The end product is a kind of black fabric with distinctive very light and very malleable design, which completely revolutionized the manufacturing of parts in various industries. The bike has not escaped this radical innovation: frames and accessories are now available in carbon fiber.
Cost of manufacturing carbon fiber
Carbon fiber is expensive because its manufacture is complex and almost “artisanal”. It is used to build professional racing bikes and high-end products. A consequent drop in prices will be possible in the medium and long term when industries have reduced their manufacturing costs. Carbon fiber will then be within everyone’s reach. Aluminum remains one of the most economical and popular options.
Carbon fiber: lighter and more resistant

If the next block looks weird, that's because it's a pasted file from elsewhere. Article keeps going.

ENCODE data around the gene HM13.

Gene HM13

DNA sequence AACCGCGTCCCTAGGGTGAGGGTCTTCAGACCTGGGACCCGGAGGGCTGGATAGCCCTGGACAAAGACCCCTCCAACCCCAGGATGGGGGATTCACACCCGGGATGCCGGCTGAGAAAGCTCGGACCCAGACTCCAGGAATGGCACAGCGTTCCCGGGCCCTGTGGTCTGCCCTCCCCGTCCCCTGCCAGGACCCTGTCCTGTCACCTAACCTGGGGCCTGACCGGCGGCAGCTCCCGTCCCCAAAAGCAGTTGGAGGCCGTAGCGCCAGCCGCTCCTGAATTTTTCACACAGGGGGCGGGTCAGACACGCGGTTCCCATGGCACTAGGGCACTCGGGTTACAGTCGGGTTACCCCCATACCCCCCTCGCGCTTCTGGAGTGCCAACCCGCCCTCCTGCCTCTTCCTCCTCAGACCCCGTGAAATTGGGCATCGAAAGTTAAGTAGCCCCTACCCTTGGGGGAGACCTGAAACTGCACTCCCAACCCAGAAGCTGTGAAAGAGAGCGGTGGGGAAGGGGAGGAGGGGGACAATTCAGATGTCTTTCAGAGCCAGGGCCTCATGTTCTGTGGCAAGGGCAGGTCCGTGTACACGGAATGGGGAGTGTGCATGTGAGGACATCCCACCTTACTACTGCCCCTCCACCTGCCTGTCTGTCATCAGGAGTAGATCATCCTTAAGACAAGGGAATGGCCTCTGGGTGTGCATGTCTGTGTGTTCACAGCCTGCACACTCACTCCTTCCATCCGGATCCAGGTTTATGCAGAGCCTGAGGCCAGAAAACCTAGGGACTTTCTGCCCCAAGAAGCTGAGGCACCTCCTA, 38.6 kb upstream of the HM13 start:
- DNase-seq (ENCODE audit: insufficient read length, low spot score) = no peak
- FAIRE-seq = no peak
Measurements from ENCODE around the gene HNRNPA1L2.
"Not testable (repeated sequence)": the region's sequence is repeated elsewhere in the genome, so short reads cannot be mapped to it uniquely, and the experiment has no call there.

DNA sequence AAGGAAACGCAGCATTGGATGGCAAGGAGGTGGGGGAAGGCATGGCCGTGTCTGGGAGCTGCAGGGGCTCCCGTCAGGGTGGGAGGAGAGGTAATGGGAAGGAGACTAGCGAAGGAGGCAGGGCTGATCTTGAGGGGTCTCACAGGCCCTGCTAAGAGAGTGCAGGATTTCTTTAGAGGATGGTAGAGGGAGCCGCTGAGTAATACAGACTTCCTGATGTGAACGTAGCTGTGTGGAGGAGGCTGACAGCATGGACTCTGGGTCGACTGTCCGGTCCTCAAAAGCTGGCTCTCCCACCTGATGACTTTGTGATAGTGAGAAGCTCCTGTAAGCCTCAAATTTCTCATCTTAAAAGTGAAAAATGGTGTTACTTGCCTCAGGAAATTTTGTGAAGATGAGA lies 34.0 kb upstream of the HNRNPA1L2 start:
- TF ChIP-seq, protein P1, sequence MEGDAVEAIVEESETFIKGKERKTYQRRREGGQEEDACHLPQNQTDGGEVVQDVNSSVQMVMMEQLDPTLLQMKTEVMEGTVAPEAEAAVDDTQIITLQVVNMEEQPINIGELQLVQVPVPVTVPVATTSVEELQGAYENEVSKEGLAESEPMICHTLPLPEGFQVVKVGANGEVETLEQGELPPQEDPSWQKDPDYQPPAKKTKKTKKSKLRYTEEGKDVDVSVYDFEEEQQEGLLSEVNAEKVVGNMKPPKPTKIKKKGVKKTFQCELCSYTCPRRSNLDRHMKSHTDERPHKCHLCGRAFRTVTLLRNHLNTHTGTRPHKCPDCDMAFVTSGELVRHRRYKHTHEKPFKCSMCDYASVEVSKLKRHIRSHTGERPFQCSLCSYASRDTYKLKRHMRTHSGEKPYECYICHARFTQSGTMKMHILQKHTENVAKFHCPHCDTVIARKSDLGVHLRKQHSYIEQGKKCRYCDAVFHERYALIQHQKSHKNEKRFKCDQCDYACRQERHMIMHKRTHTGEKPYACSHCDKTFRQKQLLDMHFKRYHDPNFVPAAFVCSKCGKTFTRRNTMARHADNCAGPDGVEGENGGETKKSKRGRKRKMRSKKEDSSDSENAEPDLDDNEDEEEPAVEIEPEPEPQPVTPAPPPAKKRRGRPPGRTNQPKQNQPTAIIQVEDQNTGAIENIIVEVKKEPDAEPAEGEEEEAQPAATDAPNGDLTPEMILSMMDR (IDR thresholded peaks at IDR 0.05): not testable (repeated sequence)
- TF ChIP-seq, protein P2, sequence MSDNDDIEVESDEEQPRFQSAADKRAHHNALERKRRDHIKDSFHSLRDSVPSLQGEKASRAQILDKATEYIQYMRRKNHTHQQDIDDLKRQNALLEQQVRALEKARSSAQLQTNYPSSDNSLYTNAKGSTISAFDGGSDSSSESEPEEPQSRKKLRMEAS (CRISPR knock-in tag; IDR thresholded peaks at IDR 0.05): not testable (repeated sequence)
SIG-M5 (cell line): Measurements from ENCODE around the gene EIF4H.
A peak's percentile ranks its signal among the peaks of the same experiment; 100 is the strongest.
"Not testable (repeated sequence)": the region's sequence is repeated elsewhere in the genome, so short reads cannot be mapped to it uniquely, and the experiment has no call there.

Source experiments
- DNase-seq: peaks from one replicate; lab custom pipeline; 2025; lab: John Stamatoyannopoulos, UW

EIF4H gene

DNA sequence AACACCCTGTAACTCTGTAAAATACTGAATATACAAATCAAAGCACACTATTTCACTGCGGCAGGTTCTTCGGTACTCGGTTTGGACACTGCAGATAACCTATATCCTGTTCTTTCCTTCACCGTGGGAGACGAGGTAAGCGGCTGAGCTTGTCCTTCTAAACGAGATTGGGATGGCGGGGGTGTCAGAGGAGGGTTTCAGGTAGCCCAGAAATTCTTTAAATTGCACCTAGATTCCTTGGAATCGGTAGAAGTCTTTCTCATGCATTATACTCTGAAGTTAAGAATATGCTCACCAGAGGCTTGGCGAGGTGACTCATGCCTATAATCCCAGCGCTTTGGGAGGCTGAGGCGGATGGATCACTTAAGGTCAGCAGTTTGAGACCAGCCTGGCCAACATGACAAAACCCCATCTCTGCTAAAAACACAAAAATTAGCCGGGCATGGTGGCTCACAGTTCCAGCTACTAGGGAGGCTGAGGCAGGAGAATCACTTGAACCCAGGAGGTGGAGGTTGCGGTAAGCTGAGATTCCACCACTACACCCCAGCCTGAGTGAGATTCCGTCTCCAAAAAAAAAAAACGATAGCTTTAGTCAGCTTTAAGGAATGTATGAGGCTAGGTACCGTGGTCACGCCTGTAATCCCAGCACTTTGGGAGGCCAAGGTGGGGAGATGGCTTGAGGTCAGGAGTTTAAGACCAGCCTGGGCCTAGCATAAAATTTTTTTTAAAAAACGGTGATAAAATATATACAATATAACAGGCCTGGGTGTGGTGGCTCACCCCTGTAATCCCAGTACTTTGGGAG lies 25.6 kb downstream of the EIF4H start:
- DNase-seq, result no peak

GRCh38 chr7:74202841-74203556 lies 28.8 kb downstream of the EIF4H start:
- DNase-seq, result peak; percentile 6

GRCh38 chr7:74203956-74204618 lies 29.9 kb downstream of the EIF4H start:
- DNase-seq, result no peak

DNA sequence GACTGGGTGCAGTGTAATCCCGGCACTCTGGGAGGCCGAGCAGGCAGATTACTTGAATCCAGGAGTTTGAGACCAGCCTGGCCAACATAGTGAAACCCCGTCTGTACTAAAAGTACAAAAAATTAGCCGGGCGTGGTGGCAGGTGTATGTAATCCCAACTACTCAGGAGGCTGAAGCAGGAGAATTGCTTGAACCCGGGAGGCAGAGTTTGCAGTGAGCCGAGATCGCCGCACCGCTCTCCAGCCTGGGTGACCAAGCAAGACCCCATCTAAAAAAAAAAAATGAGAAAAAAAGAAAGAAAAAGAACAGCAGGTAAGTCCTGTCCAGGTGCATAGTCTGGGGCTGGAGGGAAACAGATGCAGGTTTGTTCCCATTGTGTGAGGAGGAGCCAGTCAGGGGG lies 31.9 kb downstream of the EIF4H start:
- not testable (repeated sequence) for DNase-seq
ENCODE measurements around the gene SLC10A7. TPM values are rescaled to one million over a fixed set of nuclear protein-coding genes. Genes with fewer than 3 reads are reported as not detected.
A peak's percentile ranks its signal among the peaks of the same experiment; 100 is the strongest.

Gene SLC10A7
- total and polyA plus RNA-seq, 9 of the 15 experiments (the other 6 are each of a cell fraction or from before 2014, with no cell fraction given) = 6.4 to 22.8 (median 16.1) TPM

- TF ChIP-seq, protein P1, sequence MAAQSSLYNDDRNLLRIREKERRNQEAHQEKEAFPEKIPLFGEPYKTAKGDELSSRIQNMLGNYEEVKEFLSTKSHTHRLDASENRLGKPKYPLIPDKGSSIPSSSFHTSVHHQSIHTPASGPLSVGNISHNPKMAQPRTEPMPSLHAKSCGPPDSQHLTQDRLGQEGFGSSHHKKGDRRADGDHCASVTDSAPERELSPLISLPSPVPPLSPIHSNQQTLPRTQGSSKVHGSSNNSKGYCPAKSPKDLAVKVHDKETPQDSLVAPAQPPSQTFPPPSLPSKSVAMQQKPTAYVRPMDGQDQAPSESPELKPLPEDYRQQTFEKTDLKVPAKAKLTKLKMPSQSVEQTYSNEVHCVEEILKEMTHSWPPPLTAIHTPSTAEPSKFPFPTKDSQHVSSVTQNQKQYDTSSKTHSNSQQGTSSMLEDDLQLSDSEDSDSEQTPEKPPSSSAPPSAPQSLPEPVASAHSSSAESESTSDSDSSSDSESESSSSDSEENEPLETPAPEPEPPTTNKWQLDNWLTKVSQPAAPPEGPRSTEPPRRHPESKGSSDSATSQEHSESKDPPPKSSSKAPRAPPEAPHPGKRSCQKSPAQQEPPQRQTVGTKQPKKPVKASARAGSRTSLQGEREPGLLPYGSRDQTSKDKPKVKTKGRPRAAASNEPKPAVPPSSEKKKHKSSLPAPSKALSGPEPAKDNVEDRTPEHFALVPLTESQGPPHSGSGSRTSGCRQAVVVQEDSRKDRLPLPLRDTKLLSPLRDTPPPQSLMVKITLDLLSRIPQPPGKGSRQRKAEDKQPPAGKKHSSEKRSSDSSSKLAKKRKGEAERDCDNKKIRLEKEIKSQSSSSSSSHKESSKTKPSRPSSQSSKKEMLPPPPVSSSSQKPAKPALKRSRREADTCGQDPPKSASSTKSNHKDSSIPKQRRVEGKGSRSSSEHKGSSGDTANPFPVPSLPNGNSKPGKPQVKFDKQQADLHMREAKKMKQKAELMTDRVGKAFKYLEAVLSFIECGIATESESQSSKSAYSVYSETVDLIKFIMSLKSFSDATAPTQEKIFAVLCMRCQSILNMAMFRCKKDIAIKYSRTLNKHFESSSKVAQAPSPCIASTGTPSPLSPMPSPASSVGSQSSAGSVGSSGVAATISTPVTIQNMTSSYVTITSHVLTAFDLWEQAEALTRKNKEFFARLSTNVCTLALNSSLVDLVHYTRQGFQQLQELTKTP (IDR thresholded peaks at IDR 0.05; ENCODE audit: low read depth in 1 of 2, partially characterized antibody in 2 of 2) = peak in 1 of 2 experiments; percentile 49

Carbon fiber is less dense than steel or aluminum, more resistant to mechanical pressure and corrosion. More insulating, it resists fire better and slows down electrical conduction.
Now ubiquitous, its history dates back to the 19th century, when inventor Thomas Edison and his teams began to explore the properties of carbon filaments. Edison used a method of carbonization to form cellulose filaments: these filaments were used to make the carbon filaments found in fluorescent lamps.
It was not until the 1960s that Union Carbide industrialized these carbon filaments. In 1966, manufacturers obtained PAN fibers formed from carbon, petroleum, and resin. Current carbon fiber is the result of the combined efforts of American, Japanese, and British manufacturers.
Very early on, the aerospace industry took a keen interest in carbon fiber, but it was the automotive industry that benefited the most: Formula 1 cars with monocoque chassis, dashboards, roofs of city cars, bodywork, universal joints, axles, crankshafts… to name just a few notable applications.
The stiffness and strength of carbon fiber bikes